KITCHEN DIPLOMACY: Jinqiang (Nick Louie, left) tries to understand the needs of Desdemona (Monica Ho) and her father (Lawrence-Michael C. Arias) in 'Ching Chong Chinaman.' Photograph by Robyn Winslow
Lauren Yee’s provocatively titled Ching Chong Chinaman is making its San Jose debut at City Lights Theater with a production directed by Jeffrey Bracco. This is a play about Chinese-American identity and identity in general—“Who am I and who do I want to be?“—as well as an exuberant skewering of that great American cliche, the “melting pot.”
Upton Wong (Anthony Chan) knows exactly who he wants to be: World of Warcraft champion, with all the attendant fame, glory and women. His sister, Desdemona (Monica Ho), wants to go to Princeton. Their mother, Grace (Chiho Saito), dreams of something beyond her dull existence as a homemaker, while their father (Lawrence-Michael C. Arias) just wants to win the family golf tournament.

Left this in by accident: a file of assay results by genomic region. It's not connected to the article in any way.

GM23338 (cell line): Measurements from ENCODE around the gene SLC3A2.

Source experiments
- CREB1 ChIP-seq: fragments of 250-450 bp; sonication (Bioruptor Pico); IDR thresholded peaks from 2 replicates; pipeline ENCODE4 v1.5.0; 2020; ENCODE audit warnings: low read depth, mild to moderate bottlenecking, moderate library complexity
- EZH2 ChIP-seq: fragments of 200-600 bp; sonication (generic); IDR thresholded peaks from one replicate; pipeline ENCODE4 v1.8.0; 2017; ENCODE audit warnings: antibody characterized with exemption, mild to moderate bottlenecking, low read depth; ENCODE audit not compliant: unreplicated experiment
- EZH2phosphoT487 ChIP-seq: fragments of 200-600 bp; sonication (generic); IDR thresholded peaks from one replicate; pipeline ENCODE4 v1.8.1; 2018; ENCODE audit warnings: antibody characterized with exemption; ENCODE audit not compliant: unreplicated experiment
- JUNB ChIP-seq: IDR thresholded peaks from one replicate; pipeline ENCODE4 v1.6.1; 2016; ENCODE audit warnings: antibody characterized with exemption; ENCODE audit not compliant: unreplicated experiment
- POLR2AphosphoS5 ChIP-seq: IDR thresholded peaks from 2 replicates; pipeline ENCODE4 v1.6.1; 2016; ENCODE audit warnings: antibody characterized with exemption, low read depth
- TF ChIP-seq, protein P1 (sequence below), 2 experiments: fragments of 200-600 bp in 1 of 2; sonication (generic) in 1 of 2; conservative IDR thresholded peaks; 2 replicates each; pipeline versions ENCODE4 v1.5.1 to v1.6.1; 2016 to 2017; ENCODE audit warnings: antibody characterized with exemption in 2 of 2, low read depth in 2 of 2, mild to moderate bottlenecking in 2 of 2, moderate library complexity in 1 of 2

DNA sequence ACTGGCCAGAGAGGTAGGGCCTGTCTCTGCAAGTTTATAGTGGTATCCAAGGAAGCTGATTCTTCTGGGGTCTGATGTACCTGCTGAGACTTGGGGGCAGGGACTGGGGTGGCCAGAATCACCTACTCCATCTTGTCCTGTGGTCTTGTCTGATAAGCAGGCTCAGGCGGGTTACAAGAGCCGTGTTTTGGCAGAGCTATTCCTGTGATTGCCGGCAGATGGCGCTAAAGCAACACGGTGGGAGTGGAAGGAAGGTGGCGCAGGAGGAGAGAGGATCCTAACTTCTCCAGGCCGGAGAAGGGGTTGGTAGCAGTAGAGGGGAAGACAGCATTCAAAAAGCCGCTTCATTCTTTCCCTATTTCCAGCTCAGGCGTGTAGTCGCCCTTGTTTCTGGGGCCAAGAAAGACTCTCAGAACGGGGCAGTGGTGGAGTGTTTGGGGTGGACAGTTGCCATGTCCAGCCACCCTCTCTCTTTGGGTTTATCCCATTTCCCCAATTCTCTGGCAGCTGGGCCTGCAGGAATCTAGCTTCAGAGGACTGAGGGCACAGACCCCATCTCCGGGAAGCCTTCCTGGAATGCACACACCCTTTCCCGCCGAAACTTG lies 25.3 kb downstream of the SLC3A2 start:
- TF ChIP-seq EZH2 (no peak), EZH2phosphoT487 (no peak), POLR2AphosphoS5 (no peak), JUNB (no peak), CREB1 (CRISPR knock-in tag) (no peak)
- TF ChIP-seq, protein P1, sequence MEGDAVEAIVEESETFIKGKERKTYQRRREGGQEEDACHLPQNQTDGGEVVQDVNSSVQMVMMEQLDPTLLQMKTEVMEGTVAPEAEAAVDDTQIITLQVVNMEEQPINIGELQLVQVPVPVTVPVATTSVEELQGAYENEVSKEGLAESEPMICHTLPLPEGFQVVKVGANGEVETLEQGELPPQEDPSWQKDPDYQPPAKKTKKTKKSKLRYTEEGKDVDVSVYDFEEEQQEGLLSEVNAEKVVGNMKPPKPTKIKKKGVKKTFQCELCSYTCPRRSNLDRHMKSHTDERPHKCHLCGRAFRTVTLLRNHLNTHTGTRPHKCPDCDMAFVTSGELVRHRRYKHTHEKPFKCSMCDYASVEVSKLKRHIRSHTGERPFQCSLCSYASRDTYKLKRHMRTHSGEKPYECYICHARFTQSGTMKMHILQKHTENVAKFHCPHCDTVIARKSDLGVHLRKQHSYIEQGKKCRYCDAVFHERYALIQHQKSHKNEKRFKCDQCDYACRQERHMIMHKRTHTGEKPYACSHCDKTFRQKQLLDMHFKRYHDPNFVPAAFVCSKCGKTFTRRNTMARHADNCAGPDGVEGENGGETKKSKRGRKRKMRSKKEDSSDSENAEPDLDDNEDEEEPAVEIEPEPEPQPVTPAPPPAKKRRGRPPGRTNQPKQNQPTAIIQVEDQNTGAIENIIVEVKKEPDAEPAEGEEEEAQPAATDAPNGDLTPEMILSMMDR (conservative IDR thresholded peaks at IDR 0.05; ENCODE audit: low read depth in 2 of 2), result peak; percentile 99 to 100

Though Desdemona longs for a colorful family heritage that will ease her entry into an Ivy League college, the Wongs are thoroughly “melted” into the American cauldron. They cannot speak Chinese or use chopsticks, and they don’t dwell on their cultural background. However, this assimilated “normalcy” is thrown off-kilter from the outset by the presence of Jinqiang (Nick Louie), an indentured servant brought from China to do Upton’s homework for him. In a somewhat madcap series of events, including a Mexican quincea–era, “Gangnam Style” and tap dancing, the Wongs find their identities turned upside down.